Business leaders offer plan to boost local economy
By Alex Bridges
FRONT ROYAL — Front Royal needs to hone its identity to boost its economy, a panel of business leaders told Town Council this week.
The Economic Development Committee presented its recommendations to council at a work session Monday following months of work with staff on ways the town can attract businesses. But two of the three recommended steps are controversial, especially since they may require town funding. Council asked the panel to bring back more information and make another presentation.
The panel suggested that council create a non-taxing authority, financially support the Lord Fairfax Small Business Development Center and hire its own building inspector. Warren County currently handles building inspection for the town.
Mayor Tim Darr said Wednesday that council appeared in favor of moving forward with at least the recommendation that Front Royal team up with the small business group but want more information about the other two recommendations. The presentation left some members confused about the steps in the process and the responsibilities of the town, the center and an authority.
“See, the problem with economic development is there’s so many parts of it,” Darr said, adding that these include tourism and attracting new, and retaining existing businesses.
To work with the business development center, the town would need to spend $20,000 for its share of the federally funded program. As Darr explained Monday, the center provides counseling for individual businesses.
“To be honest with you all, for the money that the town would invest in this, it would be money well spent,” Darr said at the meeting.
Should council decide to hire a person to oversee economic development, the center would help the town in that search. The town has been setting aside $50,000 a year for economic development efforts.
Panel member Cory Michael told council the group kept its recommendations a bit vague.
“The major goal for us is we feel the town needs to be able to stand on its own two feet and not rely on the county and other entities,” Michael said. “So we recommend … advancing the economic development of the town, help control its own identity.”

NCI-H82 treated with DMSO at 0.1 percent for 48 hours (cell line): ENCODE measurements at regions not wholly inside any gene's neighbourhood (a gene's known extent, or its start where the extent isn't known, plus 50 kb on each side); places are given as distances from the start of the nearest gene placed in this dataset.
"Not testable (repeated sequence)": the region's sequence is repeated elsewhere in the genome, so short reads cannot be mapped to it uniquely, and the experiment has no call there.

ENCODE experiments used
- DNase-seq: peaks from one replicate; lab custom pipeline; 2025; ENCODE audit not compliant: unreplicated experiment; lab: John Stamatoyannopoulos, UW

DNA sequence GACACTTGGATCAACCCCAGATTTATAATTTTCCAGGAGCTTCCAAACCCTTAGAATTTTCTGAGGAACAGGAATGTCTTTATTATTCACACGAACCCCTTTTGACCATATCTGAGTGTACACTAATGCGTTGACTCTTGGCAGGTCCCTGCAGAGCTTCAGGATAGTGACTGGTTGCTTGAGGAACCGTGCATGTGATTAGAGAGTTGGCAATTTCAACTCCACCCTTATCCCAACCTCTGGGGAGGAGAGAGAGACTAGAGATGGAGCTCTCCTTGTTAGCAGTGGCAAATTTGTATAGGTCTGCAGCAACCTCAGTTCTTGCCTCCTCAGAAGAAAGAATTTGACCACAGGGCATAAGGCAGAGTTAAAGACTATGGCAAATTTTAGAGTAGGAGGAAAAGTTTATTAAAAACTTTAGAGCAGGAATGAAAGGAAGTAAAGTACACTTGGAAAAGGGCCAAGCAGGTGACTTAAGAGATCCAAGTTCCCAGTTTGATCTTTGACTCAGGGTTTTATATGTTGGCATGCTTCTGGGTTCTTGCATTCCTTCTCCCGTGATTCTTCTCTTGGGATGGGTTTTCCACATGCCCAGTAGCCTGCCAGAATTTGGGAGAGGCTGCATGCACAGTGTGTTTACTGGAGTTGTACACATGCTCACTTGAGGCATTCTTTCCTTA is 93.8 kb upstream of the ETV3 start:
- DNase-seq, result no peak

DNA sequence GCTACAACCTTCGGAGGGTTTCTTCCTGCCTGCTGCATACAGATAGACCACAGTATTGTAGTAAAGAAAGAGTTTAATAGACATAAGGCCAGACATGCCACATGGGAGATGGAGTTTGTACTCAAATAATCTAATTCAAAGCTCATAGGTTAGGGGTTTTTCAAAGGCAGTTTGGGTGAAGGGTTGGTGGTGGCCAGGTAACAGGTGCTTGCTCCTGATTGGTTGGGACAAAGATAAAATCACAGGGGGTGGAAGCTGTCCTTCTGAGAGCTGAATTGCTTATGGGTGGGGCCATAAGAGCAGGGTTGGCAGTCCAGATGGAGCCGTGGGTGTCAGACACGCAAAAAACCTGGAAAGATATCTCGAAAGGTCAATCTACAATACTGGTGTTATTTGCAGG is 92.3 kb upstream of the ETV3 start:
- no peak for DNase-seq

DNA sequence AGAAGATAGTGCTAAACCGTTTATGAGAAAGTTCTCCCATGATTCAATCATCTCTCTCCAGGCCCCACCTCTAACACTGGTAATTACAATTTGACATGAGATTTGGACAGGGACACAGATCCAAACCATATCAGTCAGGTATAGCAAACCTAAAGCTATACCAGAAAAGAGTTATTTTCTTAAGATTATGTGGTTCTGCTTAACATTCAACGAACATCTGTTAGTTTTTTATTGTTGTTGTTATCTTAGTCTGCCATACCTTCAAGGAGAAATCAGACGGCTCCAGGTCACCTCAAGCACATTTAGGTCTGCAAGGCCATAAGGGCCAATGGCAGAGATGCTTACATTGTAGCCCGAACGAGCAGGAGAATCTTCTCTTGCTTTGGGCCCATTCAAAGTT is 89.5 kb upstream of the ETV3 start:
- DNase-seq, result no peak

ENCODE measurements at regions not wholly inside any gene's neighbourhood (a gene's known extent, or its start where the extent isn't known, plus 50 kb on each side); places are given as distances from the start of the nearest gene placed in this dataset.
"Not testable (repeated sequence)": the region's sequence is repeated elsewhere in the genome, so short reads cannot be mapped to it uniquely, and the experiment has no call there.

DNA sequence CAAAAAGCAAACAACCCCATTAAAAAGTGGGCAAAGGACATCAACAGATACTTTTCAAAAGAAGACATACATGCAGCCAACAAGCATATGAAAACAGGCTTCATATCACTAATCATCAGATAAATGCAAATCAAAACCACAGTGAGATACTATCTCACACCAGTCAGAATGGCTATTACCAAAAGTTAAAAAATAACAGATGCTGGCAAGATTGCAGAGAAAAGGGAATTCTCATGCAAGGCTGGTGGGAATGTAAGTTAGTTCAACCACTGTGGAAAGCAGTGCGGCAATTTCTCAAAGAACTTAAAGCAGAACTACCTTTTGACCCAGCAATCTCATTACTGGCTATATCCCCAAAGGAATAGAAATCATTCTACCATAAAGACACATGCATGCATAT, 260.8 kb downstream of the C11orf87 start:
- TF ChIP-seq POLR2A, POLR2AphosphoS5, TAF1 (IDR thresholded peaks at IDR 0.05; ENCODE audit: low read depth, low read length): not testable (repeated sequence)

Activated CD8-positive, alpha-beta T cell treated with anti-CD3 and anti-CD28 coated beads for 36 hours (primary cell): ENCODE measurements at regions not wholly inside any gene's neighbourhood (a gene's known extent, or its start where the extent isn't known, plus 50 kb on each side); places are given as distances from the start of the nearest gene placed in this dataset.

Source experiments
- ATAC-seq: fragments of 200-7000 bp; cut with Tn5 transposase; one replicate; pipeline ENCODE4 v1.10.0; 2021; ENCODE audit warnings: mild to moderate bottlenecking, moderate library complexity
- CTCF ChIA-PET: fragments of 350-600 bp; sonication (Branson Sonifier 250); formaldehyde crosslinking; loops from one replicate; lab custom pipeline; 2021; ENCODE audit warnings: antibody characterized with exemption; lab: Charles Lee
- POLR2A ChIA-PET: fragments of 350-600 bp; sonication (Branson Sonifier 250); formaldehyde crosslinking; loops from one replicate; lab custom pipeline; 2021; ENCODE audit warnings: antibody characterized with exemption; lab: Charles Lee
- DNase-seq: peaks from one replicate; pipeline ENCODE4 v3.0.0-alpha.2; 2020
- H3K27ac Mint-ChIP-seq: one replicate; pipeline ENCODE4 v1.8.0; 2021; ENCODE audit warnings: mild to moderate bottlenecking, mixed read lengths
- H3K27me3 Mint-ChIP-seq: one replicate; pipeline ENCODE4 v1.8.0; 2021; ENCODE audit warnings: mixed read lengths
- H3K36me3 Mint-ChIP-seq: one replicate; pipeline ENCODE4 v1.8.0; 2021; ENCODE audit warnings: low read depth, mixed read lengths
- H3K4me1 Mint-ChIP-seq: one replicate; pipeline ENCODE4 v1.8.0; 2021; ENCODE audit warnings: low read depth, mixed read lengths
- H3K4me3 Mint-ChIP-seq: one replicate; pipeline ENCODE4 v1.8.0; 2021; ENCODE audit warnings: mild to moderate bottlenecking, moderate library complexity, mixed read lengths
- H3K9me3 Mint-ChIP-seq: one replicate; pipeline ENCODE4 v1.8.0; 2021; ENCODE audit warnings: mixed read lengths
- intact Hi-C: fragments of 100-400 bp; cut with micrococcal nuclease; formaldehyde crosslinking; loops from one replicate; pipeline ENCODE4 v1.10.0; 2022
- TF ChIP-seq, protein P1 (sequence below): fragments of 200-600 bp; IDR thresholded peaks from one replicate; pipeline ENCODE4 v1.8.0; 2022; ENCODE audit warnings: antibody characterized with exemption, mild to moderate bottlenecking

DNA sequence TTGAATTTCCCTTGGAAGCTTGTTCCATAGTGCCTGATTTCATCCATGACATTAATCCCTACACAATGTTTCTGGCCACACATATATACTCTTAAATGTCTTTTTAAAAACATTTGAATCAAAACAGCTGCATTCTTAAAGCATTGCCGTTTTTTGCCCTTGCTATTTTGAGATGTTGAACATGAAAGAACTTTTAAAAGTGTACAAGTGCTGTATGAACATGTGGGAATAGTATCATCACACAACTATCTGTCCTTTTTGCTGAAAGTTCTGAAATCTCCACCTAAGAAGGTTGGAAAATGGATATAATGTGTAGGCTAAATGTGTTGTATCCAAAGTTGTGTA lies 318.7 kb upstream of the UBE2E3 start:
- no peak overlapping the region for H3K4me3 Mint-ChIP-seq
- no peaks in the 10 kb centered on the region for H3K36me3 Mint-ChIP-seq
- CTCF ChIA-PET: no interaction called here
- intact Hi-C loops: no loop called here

Committee member Mike McCool explained that the center helps a municipality to retain its businesses and to educate proprietors who may want to locate in town. The education services run continually. Should council decide to create a development authority, the business center would act as that agency’s director for a limited time after start-up.
Panel member George McIntyre said the group realized it was not getting anywhere.. The center came in to help the committee focus and to give direction.
“Their track record is really impressive,” George McIntyre said.
The committee met often since forming late last year and had other people involved in economic development talk about the town’s options.
Along with Michael and McCool, the panel includes former Councilman Tom Conkey, Rick Novak, Steve Jerome, Jean Plauger.
The panel didn’t necessarily cover all new ground. Council has talked about hiring either a person or entity to oversee community development in the past and had advertised the position. Council recently chose to limit the town’s connection or at least its financial contribution to the Warren County Economic Development Authority even though the agency still works to promote business growth in both jurisdictions.
The panel agreed the town could incorporate its search for a community development person or firm with the creation of an authority.
Contact staff writer Alex Bridges at 540-465-5137 ext. 125, or firstname.lastname@example.org